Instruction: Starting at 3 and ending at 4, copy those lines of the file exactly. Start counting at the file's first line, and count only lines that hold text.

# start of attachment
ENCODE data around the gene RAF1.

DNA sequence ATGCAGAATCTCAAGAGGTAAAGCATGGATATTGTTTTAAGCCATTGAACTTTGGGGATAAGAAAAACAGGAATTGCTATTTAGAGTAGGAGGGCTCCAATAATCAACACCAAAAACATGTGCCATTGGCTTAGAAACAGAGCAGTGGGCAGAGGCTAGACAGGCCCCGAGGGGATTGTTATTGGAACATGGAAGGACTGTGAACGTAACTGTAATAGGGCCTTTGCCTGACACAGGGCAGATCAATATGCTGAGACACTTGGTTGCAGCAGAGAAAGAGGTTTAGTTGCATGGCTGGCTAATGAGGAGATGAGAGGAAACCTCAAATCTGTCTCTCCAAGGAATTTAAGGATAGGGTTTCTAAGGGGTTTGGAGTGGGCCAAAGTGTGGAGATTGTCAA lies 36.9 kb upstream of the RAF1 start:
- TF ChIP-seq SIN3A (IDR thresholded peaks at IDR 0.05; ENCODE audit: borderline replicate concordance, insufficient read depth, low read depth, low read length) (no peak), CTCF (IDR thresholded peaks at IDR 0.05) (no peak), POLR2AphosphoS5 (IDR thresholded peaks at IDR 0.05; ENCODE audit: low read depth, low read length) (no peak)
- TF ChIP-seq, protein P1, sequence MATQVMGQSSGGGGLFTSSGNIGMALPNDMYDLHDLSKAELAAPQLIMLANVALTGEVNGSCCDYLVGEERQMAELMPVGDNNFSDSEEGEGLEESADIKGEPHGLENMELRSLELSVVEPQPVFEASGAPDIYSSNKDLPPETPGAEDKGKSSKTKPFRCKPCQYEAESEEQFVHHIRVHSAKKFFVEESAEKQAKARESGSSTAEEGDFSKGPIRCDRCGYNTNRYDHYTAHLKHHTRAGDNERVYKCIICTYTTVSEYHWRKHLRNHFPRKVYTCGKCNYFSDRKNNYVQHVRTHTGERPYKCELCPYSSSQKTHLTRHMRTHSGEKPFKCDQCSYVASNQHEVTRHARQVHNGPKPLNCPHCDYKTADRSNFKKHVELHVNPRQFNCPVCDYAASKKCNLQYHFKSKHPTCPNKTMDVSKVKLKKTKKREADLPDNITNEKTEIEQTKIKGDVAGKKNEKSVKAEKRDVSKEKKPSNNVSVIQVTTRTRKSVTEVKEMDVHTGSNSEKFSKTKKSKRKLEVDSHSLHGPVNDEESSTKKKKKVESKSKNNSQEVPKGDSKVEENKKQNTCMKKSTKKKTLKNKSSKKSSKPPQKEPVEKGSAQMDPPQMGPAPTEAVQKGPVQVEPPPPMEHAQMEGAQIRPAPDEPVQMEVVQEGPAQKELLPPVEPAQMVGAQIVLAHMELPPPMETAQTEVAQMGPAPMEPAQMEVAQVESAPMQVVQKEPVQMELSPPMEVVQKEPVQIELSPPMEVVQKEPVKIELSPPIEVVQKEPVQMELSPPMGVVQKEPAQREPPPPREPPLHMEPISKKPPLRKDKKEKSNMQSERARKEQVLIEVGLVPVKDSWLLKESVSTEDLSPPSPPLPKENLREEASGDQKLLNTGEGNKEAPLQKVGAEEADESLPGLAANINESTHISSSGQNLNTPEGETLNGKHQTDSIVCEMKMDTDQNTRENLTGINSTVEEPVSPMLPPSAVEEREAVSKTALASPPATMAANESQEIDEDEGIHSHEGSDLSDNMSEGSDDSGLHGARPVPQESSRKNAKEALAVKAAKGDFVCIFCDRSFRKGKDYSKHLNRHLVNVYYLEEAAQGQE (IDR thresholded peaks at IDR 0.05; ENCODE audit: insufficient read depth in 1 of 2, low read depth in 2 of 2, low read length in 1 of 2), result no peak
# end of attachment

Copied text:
- TF ChIP-seq SIN3A (IDR thresholded peaks at IDR 0.05; ENCODE audit: borderline replicate concordance, insufficient read depth, low read depth, low read length) (no peak), CTCF (IDR thresholded peaks at IDR 0.05) (no peak), POLR2AphosphoS5 (IDR thresholded peaks at IDR 0.05; ENCODE audit: low read depth, low read length) (no peak)
- TF ChIP-seq, protein P1, sequence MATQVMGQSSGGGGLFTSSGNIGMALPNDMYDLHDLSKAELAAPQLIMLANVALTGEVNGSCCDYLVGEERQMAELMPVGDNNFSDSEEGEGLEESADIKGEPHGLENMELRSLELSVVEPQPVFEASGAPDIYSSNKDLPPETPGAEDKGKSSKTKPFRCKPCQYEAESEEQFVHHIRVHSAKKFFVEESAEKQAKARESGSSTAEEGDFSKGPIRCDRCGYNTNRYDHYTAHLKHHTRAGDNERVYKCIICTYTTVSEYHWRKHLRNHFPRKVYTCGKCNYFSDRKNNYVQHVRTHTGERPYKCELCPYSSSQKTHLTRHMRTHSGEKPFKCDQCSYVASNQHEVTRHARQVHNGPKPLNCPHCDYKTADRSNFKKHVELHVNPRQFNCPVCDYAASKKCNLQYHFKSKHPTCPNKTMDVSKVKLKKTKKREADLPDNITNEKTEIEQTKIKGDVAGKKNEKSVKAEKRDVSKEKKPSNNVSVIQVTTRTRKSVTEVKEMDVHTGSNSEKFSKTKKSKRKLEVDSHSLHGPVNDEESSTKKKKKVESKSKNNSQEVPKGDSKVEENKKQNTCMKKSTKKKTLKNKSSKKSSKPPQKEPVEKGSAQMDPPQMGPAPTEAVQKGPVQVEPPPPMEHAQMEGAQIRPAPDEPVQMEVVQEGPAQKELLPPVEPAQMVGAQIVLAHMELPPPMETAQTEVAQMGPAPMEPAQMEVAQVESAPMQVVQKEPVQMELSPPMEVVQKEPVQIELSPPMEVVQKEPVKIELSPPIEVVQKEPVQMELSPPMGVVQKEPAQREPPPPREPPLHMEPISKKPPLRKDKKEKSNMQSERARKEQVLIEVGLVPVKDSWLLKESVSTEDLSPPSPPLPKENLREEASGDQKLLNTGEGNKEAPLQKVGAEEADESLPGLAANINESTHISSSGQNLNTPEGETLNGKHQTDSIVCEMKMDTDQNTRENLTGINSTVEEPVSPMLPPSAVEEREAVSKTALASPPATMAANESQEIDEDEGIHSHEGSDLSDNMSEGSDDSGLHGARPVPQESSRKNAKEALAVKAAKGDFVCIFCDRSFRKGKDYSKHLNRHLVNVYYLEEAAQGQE (IDR thresholded peaks at IDR 0.05; ENCODE audit: insufficient read depth in 1 of 2, low read depth in 2 of 2, low read length in 1 of 2), result no peak